WILMINGTON — There were a variety of ideas floated at a gathering on how to celebrate the 100-year anniversary for the opening of the county courthouse.
The unveiling of an historical marker on courthouse square is one thing settled upon already. But the courthouse will be showcased next October in other ways too, and some of those options were brought up Thursday in the first official planning session.
Clinton County Commissioner Brenda K. Woods, who is chairperson of the planning group, said one sure way to draw a crowd to the event is to present a countywide high school concert, whether it be choirs or bands. The parents of participants would come and probably sample other pieces of the centennial-related lineup while there.
Guided tours of the courthouse, which is known for its beautiful architecture and artistic rotunda, are anticipated. The tours may be led by people in 1919-period costumes.
Clinton County Solid Waste (Recycling) District Coordinator Jeff D. Walls suggested a glass keepsake or souvenir that bears an image of the courthouse. A Georgetown glass-works plant — where they utilize glass bottles they recycle on site — has reasonable prices, he said.
Jennifer Hollon suggested the possibility of placing bunting on the courthouse exterior. An idea previously raised — showing off the courthouse’s compact dome with floodlights after dark — will be revisited by commissioners, said Woods.
This courthouse is the third one for Clinton County. There are no photographs nor known sketches of the first one, completed in 1813 at a cost of $1,742, said Clinton County History Center Director Kay Fisher. She plans to contact the University of Cincinnati School of Architecture to see whether a student there can, for a project, create a rendering of the first courthouse based upon a description.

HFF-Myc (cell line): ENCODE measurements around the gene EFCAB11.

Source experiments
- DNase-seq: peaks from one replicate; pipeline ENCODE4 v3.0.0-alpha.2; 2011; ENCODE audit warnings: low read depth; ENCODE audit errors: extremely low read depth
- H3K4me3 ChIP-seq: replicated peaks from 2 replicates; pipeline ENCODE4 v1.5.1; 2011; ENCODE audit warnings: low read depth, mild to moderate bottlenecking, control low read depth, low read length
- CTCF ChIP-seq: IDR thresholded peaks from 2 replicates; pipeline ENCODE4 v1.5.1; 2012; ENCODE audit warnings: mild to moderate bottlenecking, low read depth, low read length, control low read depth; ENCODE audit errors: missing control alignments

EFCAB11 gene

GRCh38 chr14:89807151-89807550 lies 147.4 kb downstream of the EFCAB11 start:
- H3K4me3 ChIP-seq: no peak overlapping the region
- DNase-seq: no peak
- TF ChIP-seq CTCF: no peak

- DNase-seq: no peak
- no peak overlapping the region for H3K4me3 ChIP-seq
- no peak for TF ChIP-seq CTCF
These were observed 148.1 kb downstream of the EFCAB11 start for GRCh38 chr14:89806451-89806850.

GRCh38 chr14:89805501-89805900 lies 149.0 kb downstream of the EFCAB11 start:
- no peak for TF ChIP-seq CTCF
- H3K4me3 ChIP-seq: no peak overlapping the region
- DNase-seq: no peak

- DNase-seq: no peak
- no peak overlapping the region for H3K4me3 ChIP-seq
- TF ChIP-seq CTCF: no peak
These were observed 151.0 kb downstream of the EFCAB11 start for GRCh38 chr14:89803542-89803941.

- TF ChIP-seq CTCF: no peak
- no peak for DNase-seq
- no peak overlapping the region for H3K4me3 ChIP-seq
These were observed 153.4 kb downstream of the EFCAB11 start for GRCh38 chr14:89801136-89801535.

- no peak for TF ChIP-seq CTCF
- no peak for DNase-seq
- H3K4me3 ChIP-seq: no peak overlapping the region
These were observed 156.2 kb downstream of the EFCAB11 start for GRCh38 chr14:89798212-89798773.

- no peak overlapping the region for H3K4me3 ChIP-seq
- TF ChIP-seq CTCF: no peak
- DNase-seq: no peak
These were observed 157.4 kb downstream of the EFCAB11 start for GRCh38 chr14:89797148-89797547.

There’s a shovel still around that was used at the current courthouse’s groundbreaking, Fisher advised.
The prospect of letting people see the tunnel under the courthouse — normally off-limits — was mentioned during the planning session. Woods said when a person goes beyond the tunnel and down into the old boiler room, the “stairs are very narrow and very steep beyond the tunnel,” and she would be concerned about somebody getting injured and the liability issues.
A couple different times Clinton County Common Pleas Judge John W. “Tim” Rudduck said he didn’t want the event to be politicized, for example by inviting certain state officials to the ceremony.
Another thought for the anniversary is the possibility of a courthouse-themed art project or contest.
Woods is asking the public to contact her if they have courthouse-related photographs, pictures, or artifacts they would be willing to share for the occasion. She can be contacted via the commissioners office at 937-382-2103 or on her mobile phone at 937-302-6800.
Reach Gary Huffenberger at 937-556-5768.